MINNEAPOLIS — Carrier network and public-safety answering point (PSAP) outages that prevented millions of citizens in the eastern United States from accessing 911 systems for extended periods of time in the aftermath of June derecho storms is "simply unacceptable," an FCC bureau chief said yesterday during a session at the Association of Public-Safety Communications Officials (APCO) show.

In the aftermath of the derecho, millions of citizens were unable to utilize the 911 system — for several days, in some cases — the FCC initiated a proceeding to determine the cause of the outages and has conducted its own inquiry regarding the situation, said David Turetsky, chief of the FCC's public safety and homeland security bureau. Agency officials hope to use the input from the proceeding to establish solutions that will prevent similar 911 outages in the future.

"Our goal is simple: It is to use this information to make people safer," Turetsky said. "We want to enhance public safety by identifying and applying the lessons learned in order to help make communications more reliable and resilient and to reduce the chances that 911 outages of this type will be repeated.

"Here is the bottom line: We should not — and do not — find it acceptable for 911 to be available reliably under normal circumstances where a range of emergencies take place but not available when a natural disaster occurs. That's simply unacceptable. Our networks need to be just as reliable or resilient when there is an enhanced need for emergency assistance as when there is not."

Turetsky said the FCC's inquiry already has included discussions with six carriers and 25 PSAPs. Agency officials are looking at all aspects of the outages, from the inability for citizen to call 911 because a commercial network was down to the inability for some PSAPs to remain functioning in the aftermath of the storms, he said.

Some of the technical aspects of 911 in the review include the design of the emergency-calling system and the backup solutions — including backup power supplies — that need to exist when problems arise, Turetsky said.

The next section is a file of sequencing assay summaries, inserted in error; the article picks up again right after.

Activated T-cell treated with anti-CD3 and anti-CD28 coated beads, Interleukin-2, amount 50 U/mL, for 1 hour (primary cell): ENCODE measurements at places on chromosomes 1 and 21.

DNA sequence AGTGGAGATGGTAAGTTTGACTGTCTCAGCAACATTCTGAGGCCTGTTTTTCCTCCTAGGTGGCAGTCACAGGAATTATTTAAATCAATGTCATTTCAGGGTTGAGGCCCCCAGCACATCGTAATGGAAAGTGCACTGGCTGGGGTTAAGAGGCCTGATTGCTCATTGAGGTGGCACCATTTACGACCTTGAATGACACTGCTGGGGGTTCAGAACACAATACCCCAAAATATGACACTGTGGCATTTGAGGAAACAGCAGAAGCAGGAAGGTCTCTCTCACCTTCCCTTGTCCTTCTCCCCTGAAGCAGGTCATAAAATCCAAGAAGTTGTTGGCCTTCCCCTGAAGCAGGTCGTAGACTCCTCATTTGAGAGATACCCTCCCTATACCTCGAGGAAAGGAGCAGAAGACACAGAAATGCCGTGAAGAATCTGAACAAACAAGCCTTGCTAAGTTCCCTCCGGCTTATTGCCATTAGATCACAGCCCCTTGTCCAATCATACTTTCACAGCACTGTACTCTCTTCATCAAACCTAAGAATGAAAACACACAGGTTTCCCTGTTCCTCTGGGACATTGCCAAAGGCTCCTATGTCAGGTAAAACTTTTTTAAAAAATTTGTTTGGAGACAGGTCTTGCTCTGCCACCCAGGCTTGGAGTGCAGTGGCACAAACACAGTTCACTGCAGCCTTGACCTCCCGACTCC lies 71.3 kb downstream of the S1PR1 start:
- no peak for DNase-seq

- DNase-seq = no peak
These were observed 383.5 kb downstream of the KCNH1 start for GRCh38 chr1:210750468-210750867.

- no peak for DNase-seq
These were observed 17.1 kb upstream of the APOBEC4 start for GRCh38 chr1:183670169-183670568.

"There shouldn't be a central office that has all of the 911 circuits going through it — without diversity — for a single area," he said. "A central office going out shouldn't wipe out 911 service for 1 million or 2 million people. It's a question we're investigating, at least in this situation.

"If [911 systems are] not suitable designed, and they're not suitably monitored, and there isn't an appropriate kind of redundancy and other considerations that go into design and operation, we're going to continue to have problems."

While the initial comment phase in the proceeding ended last Friday, the FCC will accept reply comments on the topic through Sept. 4, Turetsky said. After the comment period is complete, the agency will issue a report on the subject, he said.

"This is something I know I care passionately about, that our staff cares passionately about. It's something that the people we've talked with so far take very, very seriously," Turetsky said. "This is not something that's going to drag on forever. We're going to get a report out this fall, and we're going to figure out what needs to be done and what the next steps are, whatever they may be."